Run the numbers before you extend customer credit
Funny thing about customers: They can keep you in business — but they can also put you out of it. The latter circumstance often arises when a company overly relies on a few customers that abuse their credit to the point where the company’s cash flow is dramatically impacted. To guard against this, you need to diligently assess every customer’s creditworthiness before getting too deeply involved. [...]
Funny thing about customers: They can keep you in business — but they can also put you out of it. The latter circumstance often arises when a company overly relies on a few customers that abuse their credit to the point where the company’s cash flow is dramatically impacted.
To guard against this, you need to diligently assess every customer’s creditworthiness before getting too deeply involved. And this includes running the numbers on entities you do business with, just as lenders and investors do with you.
A first step is to ask new customers to complete a credit application. The application should request the company’s:
• Name, address, phone number and website address,
• Tax identification number,
• General history (number of years in existence),
• Legal entity type and parent company (if one exists), and
• A bank reference and several trade references.
Depending on which industry or industries you serve, there may be other important data points to gather, as well. If you haven’t updated your credit application form in a while, consider doing so — especially if you’ve gotten burned on the same type of credit failure multiple times.
When dealing with private companies, consider asking for an income statement and balance sheet. You’ll want to analyze financial data such as profit margin, or net income divided by net sales. Ideally, this will have remained steady or increased during the past few years. The profit margin also should be like those of other companies in the customer’s industry.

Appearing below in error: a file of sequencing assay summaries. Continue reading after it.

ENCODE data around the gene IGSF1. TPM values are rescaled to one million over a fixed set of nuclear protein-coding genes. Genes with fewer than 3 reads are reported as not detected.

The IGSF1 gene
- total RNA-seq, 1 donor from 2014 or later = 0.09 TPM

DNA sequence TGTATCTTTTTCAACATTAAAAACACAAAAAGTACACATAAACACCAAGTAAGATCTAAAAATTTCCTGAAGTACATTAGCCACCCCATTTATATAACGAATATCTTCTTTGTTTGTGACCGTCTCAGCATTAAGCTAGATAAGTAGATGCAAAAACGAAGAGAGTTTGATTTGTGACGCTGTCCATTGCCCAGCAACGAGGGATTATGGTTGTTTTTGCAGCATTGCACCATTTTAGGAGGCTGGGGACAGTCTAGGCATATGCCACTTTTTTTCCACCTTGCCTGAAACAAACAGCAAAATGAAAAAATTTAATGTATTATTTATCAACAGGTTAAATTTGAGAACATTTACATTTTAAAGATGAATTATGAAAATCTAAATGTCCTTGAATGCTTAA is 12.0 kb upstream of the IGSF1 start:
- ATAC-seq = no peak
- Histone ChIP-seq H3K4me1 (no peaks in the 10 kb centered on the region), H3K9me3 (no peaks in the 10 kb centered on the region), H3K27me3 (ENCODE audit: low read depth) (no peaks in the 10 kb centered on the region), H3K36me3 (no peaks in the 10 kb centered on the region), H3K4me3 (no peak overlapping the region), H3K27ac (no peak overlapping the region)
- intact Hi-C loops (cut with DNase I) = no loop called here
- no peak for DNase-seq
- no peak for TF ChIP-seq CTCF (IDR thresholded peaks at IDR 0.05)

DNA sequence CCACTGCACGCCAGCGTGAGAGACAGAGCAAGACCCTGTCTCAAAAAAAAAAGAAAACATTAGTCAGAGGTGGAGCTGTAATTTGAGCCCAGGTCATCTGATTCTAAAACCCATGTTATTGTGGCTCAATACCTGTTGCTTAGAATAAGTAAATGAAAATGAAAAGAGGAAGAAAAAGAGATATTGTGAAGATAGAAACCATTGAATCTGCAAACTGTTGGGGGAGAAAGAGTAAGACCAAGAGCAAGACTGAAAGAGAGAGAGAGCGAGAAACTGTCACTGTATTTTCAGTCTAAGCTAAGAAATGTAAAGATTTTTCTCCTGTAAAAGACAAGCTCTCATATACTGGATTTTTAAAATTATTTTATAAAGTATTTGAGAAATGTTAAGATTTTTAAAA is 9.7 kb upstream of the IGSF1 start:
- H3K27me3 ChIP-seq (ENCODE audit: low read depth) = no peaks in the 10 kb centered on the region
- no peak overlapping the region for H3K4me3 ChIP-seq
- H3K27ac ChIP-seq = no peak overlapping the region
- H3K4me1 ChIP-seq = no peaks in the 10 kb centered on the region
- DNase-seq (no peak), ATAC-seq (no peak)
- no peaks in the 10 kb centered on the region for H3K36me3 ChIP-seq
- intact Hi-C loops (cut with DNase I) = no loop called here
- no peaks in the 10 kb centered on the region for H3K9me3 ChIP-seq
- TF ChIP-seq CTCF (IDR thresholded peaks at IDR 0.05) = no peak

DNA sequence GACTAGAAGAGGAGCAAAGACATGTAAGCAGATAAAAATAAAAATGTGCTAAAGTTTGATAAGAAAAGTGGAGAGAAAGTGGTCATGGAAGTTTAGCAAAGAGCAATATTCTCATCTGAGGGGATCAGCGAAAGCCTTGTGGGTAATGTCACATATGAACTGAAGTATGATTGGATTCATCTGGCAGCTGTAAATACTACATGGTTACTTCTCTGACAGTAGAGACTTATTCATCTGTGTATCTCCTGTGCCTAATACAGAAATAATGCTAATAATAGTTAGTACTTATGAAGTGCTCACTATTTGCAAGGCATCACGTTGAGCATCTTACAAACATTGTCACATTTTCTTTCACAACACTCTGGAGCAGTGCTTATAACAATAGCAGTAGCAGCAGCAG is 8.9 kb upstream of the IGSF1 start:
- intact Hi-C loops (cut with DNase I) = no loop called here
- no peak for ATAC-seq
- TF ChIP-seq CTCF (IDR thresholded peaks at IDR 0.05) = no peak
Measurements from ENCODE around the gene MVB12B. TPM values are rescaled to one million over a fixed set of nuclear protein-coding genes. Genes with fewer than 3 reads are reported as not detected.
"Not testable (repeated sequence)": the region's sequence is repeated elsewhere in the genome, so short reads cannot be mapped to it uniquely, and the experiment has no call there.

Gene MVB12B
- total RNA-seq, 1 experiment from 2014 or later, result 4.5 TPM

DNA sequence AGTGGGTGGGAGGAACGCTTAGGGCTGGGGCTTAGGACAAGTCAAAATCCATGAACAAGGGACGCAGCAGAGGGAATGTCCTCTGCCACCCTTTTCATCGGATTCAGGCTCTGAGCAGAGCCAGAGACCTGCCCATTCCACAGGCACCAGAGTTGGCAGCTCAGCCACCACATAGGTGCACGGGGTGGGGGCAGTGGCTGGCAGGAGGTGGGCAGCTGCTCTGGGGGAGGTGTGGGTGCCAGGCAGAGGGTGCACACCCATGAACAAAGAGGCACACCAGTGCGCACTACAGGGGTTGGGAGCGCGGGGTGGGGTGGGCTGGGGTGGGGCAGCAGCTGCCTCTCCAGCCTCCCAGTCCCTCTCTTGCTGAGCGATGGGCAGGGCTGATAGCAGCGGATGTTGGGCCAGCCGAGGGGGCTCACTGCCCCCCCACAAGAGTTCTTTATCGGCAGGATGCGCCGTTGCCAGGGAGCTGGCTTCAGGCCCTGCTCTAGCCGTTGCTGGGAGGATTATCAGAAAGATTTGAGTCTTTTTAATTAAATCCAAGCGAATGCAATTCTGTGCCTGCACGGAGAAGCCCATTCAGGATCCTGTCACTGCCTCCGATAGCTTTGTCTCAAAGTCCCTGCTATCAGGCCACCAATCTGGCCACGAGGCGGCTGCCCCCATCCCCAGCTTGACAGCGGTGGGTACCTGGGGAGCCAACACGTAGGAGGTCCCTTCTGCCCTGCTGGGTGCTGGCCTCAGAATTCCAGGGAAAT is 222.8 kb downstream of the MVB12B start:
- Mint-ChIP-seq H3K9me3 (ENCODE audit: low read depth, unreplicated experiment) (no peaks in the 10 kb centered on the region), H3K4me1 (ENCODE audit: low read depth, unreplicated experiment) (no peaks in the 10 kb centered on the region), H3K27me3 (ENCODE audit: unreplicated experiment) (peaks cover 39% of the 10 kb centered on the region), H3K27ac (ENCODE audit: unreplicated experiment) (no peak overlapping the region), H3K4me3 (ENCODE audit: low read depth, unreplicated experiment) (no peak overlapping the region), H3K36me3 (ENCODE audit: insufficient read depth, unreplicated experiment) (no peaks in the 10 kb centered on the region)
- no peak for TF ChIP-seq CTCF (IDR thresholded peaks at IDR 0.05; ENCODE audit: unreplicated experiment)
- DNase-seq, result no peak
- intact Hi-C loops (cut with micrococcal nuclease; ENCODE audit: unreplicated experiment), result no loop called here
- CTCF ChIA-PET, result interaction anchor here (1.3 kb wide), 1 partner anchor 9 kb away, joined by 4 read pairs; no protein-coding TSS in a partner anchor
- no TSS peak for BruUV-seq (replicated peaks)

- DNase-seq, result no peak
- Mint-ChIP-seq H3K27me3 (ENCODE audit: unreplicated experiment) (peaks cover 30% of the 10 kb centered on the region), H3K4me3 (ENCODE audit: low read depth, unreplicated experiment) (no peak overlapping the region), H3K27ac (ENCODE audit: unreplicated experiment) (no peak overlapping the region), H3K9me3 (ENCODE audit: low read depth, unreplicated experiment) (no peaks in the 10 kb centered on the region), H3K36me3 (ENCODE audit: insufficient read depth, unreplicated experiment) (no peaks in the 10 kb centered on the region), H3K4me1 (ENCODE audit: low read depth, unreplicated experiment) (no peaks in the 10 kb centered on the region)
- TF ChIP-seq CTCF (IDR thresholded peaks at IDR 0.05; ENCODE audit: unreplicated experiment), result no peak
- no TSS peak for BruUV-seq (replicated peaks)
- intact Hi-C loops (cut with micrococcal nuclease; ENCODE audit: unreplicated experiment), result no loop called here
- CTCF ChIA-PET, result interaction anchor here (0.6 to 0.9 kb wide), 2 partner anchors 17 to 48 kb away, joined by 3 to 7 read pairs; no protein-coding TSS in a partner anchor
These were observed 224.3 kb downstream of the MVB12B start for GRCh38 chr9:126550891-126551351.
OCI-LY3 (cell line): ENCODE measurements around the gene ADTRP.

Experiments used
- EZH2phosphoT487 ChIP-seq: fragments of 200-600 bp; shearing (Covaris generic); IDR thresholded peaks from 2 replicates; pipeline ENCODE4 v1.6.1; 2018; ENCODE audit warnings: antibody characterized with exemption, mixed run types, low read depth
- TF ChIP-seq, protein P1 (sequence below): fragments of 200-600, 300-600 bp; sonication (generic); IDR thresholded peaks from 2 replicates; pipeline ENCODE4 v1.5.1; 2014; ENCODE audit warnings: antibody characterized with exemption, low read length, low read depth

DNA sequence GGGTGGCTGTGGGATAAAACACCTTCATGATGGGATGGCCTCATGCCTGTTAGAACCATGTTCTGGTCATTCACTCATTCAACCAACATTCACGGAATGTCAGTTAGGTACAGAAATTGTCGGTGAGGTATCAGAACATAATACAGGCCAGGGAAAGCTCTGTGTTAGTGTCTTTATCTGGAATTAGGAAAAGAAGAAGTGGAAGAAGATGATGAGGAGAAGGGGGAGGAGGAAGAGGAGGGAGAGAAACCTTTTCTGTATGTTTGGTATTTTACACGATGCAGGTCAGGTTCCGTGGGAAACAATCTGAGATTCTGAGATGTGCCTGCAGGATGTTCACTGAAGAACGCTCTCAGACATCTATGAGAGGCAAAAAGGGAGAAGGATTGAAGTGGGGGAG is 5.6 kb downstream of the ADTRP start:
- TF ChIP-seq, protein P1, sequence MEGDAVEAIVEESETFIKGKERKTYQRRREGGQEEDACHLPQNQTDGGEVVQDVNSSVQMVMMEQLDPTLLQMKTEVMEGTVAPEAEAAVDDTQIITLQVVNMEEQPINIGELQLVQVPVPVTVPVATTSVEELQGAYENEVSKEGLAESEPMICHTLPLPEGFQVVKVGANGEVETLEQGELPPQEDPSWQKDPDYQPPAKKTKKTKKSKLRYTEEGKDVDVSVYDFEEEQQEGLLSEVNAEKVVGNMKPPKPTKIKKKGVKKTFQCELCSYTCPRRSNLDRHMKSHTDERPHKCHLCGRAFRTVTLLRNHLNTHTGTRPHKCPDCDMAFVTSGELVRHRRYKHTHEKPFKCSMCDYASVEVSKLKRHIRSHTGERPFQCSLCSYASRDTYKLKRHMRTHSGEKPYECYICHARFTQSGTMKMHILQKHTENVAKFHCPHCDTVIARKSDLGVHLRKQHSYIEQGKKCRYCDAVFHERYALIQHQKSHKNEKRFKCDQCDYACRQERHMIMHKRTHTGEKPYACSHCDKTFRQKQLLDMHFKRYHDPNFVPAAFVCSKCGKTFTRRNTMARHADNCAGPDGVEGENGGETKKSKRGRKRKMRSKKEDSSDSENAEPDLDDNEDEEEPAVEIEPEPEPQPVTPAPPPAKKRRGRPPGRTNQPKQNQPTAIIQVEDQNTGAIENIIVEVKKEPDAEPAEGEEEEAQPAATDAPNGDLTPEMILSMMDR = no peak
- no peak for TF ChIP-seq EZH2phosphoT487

From the balance sheet, you can calculate the current ratio, or the customer’s current assets divided by its current liabilities. The higher this is, the more likely the customer will be able to cover its bills. Generally, a current ratio of 2:1 is considered acceptable. Again, there may be other metrics that are particularly important for the types of businesses you work with.
An evolving challenge
Reviewing financials is only one key step in determining whether a customer is creditworthy. It’s also important to contact the references the customer provided, and you may want to purchase a credit report. Finally, be sure to look at coverage of the customer both by traditional media and on social media. Doing so could reveal information that will impact your decision on whether to extend credit.
When competing to win and keep customers, it’s easy to get carried away with credit. Approach this task carefully and bear in mind that, for most businesses, extending customer credit is a learning process and an evolving challenge. For further help and info on assessing customers’ creditworthiness, please contact our firm.